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Re: Thoughts on a leaky engine

Johnny, when I first fire up my SBC 406, my oil pressure is the same as yours, once it comes down off of high idle it is a few pounds less, ten or fifteen minutes of driving brings it down to about 35-40 psi while just cruising with engine rpm's in the 1,500 to 2,500 rpm range. My valve covers stay pretty clean on both the PCV and breather sides. I run Valvoline VR1 10w30 conventional oil but there is one thing different between how you described your setup and mine. My PCV valve is in the drivers side valve cover and my breather is in the passenger side valve cover with a hose that connects to the nipple on the underside of the air cleaner housing. This is the way these engines were plumbed from the factory, I don't know if it makes a difference, some say it does, others say it doesn't. You could always try swapping your valve covers (or just the grommets in the covers if the holes in the covers are they same size) so that it is plumbed as it was originally from the factory and see if that makes a difference?

Only other possibilities are too much blow by so the breather/PCV system can't adequately handle it or the PCV valve does not have enough suction due to a bad PCV valve, incorrect PCV valve, or not enough vacuum which would cause a similar result as an incorrect PCV valve. GM also made a hollow PCV valve in later years to combat high oil consumption that might be worth a try, it doesn't have a spring and plunger valve and instead has a 1/8" diameter hole (or close to 1/8") to allow a continuous flow of crankcase vapors, thus evacuating the crankcase better in some situations.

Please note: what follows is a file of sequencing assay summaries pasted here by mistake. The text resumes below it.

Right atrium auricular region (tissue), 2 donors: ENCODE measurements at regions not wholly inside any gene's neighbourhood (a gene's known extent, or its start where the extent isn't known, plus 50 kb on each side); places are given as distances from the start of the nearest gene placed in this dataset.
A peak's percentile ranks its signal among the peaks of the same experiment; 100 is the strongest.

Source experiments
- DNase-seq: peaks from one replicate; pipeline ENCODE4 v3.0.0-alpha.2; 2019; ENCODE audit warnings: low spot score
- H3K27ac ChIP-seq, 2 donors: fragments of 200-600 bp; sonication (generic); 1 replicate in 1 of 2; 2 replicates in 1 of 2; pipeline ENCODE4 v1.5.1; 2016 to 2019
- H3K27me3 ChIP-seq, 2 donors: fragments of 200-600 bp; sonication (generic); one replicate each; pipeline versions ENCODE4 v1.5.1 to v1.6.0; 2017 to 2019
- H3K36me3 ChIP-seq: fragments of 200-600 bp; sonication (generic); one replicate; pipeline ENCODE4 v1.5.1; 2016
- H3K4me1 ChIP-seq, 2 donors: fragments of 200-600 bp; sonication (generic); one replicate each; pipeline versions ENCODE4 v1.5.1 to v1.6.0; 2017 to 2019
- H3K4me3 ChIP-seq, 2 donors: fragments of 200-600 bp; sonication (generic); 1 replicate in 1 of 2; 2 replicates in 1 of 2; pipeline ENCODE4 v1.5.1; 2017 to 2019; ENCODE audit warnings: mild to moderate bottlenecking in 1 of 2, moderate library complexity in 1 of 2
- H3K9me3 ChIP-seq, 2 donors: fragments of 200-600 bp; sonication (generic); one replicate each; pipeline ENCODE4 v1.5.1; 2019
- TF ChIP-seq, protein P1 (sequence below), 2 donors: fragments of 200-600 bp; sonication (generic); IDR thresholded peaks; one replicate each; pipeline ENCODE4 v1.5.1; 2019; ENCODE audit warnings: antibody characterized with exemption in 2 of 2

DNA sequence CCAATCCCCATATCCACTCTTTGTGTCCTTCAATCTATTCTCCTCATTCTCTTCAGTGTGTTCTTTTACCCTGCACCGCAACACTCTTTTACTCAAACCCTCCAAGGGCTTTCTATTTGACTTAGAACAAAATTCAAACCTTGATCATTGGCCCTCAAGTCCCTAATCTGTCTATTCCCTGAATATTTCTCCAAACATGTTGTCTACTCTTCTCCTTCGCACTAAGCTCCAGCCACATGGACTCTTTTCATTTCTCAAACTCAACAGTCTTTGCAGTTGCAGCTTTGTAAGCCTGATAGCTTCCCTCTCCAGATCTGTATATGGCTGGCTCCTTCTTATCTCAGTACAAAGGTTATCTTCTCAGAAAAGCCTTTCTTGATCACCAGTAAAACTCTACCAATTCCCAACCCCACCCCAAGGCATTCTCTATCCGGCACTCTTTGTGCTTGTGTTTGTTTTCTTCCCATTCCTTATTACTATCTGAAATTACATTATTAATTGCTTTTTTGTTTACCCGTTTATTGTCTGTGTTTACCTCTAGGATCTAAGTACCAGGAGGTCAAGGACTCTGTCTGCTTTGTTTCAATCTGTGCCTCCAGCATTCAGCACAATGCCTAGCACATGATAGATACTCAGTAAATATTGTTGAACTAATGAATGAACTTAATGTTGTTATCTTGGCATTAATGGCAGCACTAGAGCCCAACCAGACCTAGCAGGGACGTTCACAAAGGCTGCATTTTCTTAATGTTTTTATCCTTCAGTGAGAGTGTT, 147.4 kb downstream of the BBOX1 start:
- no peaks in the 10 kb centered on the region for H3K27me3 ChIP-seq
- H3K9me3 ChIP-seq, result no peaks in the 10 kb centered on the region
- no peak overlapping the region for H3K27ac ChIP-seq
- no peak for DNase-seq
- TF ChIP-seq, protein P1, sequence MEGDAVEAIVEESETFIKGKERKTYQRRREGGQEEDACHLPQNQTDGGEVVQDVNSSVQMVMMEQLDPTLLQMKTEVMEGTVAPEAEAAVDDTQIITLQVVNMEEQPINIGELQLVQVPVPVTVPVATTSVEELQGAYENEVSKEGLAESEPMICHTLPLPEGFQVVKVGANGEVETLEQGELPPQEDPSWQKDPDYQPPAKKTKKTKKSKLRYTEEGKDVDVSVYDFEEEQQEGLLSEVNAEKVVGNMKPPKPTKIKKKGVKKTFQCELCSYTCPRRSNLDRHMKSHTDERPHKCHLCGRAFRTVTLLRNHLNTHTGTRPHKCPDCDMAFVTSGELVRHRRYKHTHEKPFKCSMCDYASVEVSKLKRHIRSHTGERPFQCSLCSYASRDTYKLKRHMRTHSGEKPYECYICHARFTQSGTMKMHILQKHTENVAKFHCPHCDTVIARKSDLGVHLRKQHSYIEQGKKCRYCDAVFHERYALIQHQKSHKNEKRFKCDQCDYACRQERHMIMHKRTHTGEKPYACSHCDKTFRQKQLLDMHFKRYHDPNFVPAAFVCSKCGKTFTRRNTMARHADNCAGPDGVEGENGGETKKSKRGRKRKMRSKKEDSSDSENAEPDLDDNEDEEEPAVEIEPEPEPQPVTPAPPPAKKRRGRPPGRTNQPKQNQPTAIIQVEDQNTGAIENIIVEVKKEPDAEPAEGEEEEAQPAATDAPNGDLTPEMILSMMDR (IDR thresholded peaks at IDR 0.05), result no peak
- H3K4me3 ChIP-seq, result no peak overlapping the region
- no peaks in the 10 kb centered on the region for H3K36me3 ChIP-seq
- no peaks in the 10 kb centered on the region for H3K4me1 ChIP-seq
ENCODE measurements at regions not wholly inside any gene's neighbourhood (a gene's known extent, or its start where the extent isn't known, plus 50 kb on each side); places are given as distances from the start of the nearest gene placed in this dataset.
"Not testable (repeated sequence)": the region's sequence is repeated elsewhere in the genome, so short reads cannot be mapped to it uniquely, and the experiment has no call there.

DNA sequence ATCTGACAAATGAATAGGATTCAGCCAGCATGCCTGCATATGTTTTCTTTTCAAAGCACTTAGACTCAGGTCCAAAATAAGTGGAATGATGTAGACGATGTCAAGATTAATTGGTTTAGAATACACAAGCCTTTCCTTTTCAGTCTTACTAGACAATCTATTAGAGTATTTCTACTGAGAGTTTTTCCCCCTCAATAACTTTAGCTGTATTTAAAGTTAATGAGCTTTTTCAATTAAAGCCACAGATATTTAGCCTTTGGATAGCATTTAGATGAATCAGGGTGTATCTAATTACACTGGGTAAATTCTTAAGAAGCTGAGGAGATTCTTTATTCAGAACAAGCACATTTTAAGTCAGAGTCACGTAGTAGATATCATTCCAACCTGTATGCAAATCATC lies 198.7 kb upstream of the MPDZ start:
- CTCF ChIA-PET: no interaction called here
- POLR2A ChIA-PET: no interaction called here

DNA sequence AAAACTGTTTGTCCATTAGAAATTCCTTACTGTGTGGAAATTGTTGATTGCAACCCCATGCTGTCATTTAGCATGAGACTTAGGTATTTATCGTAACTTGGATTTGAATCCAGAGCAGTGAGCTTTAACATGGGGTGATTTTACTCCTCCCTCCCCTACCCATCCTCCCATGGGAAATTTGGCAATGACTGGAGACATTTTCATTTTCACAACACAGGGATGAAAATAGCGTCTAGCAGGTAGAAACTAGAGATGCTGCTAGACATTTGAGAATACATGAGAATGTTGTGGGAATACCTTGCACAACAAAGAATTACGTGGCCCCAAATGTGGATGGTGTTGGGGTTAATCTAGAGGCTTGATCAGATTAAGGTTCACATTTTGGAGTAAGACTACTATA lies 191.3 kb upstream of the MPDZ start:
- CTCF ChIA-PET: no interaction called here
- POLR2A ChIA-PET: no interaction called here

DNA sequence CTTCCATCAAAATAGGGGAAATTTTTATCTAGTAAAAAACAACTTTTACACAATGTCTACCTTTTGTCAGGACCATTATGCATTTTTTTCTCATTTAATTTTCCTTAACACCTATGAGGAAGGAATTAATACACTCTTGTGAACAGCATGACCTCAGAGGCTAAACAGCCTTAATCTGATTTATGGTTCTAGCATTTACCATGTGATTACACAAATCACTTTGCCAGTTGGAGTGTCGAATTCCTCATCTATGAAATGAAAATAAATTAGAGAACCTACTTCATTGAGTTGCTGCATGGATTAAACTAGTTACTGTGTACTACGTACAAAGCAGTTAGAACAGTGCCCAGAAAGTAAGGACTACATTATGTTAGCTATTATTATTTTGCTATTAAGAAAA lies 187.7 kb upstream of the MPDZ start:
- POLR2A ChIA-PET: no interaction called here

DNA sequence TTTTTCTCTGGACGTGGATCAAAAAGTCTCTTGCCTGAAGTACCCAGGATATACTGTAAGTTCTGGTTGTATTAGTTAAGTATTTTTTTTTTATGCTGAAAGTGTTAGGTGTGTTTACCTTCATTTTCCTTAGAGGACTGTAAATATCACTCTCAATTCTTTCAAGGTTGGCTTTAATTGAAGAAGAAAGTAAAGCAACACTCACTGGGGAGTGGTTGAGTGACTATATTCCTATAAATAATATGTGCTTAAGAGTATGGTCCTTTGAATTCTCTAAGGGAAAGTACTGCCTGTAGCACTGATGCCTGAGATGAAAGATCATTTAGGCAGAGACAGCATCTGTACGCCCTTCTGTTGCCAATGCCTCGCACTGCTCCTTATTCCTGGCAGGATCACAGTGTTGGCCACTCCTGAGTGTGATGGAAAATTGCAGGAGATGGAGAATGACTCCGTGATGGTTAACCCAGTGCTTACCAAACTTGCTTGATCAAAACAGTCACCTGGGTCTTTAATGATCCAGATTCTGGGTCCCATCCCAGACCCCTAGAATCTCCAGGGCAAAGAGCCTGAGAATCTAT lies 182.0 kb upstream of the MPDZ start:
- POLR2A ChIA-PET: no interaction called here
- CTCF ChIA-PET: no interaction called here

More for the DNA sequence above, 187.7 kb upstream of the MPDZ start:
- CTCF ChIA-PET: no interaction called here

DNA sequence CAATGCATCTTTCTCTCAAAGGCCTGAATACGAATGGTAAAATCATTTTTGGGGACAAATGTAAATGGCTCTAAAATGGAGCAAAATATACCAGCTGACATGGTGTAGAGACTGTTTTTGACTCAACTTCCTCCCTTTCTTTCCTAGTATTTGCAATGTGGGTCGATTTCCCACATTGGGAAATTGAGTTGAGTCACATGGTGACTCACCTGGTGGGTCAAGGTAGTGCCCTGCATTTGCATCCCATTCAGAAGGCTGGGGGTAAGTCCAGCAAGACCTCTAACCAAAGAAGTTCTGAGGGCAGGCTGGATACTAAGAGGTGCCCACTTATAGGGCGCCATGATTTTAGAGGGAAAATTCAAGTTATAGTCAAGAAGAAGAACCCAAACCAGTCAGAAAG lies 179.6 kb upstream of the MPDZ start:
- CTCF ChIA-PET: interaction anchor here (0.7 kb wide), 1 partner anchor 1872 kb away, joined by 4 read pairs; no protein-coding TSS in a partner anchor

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post #7 of 19 (permalink) Old May 29th, 15, 02:07 PM Thread Starter
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Re: Thoughts on a leaky engine

Interesting Scott and maybe a little reassuring that you have similar pressures. Ill switch covers. Ill try anything. I've been using the vacuum right off the manifold. By the way, I love your car, absolutely gorgeous!

69 Camaro convt. Metallic grey, Blueprint Engines roller 383 stroker 445hp/465tq. Edelbrock Air Gap intake. Holley Terminator EFI. Hooker stainless headers. Tremec TKO-600 5 speed, 3.55 posi rear, Vintage Air, March Performance, TMI Interiors
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post #8 of 19 (permalink) Old May 29th, 15, 03:03 PM
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Re: Thoughts on a leaky engine

If anything I'd say my oil pressure runs higher than yours, especially when at operating temperature. Yes either swap covers or the grommets and yes, PCV should have full time manifold vacuum. Make sure your PCV valve isn't gunked up and/or clogged, if you shake it can you feel the valve move inside it?

What is your manifold vacuum at idle?

Thanks for the compliment on my car, I love it too.

69 Camaro Z/28 RS, original Azure Turquoise, M21 & 3.73 12-bolt posi. NOM 406ci, AFR 210 heads, Straub hyd. roller cam & Dynatech 1-3/4" > 1-7/8" headers, QuickFuel 750 Annular. Photos at:
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post #9 of 19 (permalink) Old May 29th, 15, 04:46 PM Thread Starter